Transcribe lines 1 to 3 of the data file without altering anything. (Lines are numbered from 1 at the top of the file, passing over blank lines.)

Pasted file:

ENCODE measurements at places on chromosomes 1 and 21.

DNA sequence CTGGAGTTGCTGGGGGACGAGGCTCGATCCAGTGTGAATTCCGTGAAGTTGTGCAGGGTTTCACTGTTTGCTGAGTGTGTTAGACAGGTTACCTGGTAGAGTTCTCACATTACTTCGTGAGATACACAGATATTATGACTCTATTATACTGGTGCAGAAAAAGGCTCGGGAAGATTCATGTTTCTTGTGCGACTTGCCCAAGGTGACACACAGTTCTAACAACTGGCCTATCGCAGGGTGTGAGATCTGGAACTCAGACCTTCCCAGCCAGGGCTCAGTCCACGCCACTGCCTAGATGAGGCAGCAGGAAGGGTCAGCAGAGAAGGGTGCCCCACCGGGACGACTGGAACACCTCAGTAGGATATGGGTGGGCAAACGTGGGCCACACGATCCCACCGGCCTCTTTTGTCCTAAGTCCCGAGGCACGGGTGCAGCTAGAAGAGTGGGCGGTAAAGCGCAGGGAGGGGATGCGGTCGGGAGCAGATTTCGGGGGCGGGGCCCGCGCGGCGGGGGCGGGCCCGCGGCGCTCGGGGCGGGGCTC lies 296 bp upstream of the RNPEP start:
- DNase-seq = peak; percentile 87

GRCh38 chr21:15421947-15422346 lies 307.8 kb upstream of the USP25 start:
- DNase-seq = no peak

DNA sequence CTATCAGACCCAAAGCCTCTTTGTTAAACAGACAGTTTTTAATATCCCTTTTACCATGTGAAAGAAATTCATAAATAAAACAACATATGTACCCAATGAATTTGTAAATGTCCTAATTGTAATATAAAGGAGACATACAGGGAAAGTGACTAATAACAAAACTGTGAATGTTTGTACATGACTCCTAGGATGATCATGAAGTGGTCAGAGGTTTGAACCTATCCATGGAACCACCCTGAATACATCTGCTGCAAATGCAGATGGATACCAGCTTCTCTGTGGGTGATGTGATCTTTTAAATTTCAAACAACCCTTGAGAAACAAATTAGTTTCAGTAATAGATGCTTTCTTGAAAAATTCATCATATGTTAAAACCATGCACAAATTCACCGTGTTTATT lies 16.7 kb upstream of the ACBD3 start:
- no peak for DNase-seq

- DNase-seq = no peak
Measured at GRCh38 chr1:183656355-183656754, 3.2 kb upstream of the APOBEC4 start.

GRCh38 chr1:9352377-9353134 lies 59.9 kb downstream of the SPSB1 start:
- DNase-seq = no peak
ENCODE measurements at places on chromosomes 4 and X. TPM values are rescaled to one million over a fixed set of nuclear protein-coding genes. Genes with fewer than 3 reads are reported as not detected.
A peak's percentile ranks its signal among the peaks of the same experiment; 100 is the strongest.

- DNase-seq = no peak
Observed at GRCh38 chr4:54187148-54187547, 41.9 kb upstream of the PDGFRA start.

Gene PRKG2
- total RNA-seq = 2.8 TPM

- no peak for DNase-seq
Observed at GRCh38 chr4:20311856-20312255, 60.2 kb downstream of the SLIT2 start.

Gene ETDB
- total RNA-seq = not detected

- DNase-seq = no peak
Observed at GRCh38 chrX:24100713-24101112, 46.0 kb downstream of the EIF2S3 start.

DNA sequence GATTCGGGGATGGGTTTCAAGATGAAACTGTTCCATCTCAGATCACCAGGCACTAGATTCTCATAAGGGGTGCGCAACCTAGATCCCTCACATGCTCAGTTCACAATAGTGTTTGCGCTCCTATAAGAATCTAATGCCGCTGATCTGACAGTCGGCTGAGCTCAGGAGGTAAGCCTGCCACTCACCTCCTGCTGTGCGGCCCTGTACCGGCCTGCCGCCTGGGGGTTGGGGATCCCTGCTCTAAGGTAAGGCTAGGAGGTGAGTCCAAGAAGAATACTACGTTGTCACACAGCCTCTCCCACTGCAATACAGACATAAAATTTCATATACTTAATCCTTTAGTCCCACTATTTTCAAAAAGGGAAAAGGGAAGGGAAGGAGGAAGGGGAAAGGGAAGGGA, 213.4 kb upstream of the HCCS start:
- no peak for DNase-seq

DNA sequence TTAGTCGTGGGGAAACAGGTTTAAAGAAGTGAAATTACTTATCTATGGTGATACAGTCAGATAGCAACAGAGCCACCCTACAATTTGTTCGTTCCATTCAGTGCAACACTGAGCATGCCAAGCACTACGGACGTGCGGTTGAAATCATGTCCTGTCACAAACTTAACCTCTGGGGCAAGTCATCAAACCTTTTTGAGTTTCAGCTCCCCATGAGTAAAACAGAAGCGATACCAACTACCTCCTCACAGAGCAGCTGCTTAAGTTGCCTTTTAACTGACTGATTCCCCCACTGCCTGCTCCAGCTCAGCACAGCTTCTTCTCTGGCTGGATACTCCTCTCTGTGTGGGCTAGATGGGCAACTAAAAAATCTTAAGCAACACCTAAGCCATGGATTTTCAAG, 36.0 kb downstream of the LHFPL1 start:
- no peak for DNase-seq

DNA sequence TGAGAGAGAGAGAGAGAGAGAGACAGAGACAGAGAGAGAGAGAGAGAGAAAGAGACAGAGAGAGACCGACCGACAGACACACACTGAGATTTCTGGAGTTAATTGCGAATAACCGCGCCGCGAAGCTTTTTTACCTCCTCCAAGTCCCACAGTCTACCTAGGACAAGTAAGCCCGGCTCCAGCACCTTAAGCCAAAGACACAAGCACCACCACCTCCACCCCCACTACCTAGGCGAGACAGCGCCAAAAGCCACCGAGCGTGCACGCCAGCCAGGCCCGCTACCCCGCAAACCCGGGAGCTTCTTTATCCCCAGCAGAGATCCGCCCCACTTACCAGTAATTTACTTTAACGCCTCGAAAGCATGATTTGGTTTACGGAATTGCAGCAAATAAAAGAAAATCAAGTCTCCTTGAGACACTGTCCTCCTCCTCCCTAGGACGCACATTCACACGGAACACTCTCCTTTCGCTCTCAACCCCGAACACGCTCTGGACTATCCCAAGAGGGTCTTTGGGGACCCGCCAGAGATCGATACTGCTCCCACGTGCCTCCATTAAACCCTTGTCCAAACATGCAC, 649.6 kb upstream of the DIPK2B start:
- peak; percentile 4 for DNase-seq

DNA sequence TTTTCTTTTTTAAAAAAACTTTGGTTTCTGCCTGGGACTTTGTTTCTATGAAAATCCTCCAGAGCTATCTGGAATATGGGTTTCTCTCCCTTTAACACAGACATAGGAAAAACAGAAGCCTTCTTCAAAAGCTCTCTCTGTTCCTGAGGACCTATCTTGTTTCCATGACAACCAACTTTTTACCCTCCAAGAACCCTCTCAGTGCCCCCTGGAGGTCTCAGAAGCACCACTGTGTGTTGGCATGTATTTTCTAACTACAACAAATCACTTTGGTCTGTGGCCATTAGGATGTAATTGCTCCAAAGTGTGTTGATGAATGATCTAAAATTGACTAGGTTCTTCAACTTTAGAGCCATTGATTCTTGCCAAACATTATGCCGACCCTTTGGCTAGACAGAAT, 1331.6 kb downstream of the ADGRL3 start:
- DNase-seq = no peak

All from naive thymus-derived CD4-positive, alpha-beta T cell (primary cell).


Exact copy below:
ENCODE measurements at places on chromosomes 1 and 21.

DNA sequence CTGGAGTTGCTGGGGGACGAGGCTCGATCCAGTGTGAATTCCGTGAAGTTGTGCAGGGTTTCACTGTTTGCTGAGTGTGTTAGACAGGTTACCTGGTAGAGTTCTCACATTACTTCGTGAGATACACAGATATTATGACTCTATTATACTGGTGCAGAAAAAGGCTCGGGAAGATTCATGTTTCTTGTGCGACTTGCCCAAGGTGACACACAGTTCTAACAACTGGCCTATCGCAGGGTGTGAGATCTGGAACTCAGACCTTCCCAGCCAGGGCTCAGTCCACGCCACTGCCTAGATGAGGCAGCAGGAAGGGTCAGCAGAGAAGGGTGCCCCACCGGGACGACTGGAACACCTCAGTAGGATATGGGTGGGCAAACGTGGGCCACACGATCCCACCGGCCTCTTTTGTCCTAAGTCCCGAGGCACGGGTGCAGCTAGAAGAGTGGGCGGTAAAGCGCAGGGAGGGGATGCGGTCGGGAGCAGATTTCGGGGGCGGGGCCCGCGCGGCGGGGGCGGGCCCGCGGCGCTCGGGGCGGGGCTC lies 296 bp upstream of the RNPEP start:
- DNase-seq = peak; percentile 87